Skip to content

ECFTA looks to connect with public through outdoor path project

The Paths that Connect Us features a mix of art pieces centred around the idea of connection

ELORA – The Elora Centre for the Arts (ECFTA) outdoor revitalization project is finished ready to be admired by the public. 

The ECFTA’s The Paths that Connect Us features a mix of painted pieces, a mural, sculptures and maps along a trail that takes people around the grounds of the art centre. 

Lianne Carter, ECFTA executive director, explained the project is meant to be an engaging outdoor space based on the idea of connection whether that be with each other, nature or art. 

“Each of the artists that were selected for the project had to submit an idea that fell into that broad theme of connection,” Carter said. 

This ended up being interpreted in a few different ways in the finished project. Carter noted everyone involved, whether they were artists or on the landscaping side of things went above and beyond on the project. 

One artist made two different maps, one showing landmarks or places visitors could walk to from the yard and the other showing cycling and hiking routes in the area and their difficulty. 

“It’s to encourage people to get outside again and really realize all the other pathways that are in our community beyond our little pathway,” Carter said.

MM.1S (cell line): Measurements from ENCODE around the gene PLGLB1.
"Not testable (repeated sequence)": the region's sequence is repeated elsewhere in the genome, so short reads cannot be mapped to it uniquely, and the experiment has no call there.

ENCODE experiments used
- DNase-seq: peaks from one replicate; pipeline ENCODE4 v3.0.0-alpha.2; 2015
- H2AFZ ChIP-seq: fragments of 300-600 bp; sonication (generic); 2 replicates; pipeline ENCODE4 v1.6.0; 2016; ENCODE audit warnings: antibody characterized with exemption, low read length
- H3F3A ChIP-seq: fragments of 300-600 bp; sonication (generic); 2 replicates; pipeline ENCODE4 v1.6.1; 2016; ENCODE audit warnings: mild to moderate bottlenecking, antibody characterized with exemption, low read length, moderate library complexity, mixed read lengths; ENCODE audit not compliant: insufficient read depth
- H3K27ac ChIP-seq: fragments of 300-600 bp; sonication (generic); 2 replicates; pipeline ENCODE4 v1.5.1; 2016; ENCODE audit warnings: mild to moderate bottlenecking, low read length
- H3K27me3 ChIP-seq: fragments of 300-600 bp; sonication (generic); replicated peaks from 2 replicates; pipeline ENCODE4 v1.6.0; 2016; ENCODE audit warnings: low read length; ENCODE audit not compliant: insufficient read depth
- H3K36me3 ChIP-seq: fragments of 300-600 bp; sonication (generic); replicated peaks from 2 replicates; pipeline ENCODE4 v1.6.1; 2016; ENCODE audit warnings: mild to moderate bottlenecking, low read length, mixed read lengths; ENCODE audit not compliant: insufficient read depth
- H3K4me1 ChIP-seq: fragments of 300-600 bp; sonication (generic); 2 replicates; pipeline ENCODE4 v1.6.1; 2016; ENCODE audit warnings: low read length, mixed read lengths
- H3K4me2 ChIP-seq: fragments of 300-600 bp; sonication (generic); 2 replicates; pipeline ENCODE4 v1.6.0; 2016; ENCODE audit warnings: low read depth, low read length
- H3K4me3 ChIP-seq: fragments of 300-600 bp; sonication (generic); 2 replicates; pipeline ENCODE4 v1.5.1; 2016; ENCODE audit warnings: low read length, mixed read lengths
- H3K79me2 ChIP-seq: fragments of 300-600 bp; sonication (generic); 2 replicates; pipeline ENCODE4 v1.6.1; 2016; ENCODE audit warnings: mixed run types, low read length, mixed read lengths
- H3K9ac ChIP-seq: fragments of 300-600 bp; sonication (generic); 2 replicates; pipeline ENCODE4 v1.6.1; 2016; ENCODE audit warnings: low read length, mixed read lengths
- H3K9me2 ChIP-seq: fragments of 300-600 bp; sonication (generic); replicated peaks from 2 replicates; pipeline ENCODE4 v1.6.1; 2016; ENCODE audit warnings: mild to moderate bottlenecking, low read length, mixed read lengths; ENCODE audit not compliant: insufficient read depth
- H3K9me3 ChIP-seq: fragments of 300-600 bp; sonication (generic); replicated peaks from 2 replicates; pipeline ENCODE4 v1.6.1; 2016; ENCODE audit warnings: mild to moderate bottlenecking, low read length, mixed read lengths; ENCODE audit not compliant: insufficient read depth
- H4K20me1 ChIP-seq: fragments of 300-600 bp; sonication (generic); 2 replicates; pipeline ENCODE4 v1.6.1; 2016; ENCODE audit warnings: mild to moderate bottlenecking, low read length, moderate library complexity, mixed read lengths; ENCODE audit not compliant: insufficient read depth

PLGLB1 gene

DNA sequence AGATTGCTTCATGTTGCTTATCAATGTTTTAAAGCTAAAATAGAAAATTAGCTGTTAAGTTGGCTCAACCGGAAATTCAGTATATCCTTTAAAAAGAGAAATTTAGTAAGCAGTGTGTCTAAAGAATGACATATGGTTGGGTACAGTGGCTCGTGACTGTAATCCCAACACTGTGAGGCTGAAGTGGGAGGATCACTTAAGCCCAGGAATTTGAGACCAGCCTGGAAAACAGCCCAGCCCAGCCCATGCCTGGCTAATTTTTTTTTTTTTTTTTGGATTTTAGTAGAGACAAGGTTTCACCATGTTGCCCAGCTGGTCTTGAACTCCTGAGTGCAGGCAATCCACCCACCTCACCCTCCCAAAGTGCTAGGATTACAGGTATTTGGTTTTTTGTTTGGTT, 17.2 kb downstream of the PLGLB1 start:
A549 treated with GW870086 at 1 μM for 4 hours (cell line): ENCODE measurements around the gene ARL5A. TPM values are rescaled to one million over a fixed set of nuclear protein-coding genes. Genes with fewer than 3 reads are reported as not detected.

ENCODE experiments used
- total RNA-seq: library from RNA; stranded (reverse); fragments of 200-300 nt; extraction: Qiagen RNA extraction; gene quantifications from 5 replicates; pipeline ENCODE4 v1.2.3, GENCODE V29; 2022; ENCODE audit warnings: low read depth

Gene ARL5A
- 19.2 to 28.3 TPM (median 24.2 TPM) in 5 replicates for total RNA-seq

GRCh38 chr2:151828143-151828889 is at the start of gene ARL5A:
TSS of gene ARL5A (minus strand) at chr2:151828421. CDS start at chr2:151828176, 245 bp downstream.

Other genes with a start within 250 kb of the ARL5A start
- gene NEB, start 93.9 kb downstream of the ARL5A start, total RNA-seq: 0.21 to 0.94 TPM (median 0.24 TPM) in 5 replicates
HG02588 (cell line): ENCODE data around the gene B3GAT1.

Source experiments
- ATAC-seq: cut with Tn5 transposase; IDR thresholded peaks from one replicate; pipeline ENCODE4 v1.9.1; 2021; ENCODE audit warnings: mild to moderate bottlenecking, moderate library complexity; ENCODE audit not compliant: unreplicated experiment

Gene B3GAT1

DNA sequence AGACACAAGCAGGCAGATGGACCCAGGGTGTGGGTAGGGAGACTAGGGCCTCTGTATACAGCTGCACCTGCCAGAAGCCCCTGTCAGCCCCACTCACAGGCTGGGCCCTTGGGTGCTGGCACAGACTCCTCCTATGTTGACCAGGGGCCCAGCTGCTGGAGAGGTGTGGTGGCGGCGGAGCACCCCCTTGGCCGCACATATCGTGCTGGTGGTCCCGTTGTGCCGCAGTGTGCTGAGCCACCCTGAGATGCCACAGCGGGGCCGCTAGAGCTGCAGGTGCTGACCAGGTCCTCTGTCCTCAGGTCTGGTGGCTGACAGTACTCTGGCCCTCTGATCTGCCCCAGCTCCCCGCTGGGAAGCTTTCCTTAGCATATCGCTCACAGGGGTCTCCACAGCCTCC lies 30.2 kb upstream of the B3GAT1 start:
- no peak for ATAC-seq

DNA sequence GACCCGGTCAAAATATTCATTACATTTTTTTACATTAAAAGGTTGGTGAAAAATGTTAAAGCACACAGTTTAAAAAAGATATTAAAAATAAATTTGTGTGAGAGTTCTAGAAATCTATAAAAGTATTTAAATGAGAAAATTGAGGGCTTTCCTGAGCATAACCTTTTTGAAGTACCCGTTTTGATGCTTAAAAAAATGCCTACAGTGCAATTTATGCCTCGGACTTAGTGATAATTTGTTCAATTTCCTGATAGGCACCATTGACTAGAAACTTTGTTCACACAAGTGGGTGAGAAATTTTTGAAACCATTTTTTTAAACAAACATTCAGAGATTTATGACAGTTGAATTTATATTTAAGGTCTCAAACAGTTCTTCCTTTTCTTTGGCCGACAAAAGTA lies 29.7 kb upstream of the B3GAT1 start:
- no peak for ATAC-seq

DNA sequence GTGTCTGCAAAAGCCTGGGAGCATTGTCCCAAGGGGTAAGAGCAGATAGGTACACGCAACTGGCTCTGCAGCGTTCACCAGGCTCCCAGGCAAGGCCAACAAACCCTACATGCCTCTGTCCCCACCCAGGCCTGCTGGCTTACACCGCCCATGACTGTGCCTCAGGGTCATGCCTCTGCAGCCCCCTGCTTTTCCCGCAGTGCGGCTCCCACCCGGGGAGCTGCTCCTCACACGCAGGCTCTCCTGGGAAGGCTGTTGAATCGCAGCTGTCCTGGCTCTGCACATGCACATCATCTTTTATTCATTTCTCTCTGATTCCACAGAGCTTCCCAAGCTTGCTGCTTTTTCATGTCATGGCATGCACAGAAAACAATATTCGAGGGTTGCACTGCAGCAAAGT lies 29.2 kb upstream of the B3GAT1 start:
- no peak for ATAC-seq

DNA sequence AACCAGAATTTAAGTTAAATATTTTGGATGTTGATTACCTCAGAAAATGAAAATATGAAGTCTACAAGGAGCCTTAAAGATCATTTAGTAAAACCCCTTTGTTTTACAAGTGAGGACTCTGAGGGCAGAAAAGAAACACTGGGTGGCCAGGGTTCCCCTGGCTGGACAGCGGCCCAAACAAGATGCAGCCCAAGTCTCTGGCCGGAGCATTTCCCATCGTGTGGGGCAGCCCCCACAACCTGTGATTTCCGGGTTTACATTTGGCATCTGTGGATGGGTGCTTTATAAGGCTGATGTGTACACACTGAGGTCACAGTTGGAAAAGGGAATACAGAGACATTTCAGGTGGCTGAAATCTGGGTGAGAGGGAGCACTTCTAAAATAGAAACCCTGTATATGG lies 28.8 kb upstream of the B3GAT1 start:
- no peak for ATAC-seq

All the art pieces have a QR code attached to tell people what the artist was trying to communicate about connection and some behind the scenes photos of the creative process. 

Carter explained this has been a long process, beginning a few years ago, but really getting going when ECFTA had a grant approved from the Government of Canada’s Healthy Communities Initiatives. 

Creating the art started last year and digging the paths began in May. 

“Just getting the infrastructure in place was the biggest part, digging those paths,” Carter said. “Digging the hard path so that it was wheelchair accessible for everybody.”

The project opened to the public with a ribbon cutting on Saturday which Carter said was good timing because it is around the 20th anniversary of the ECFTA.

“As we grow we’re sort of engaging the community in all kinds of different ways, safe outdoor ways,” Carter said. “Really it’s about healing and restoring and connecting us so that we can all be healthy and flourish again. Not just now but down the road for years to come.”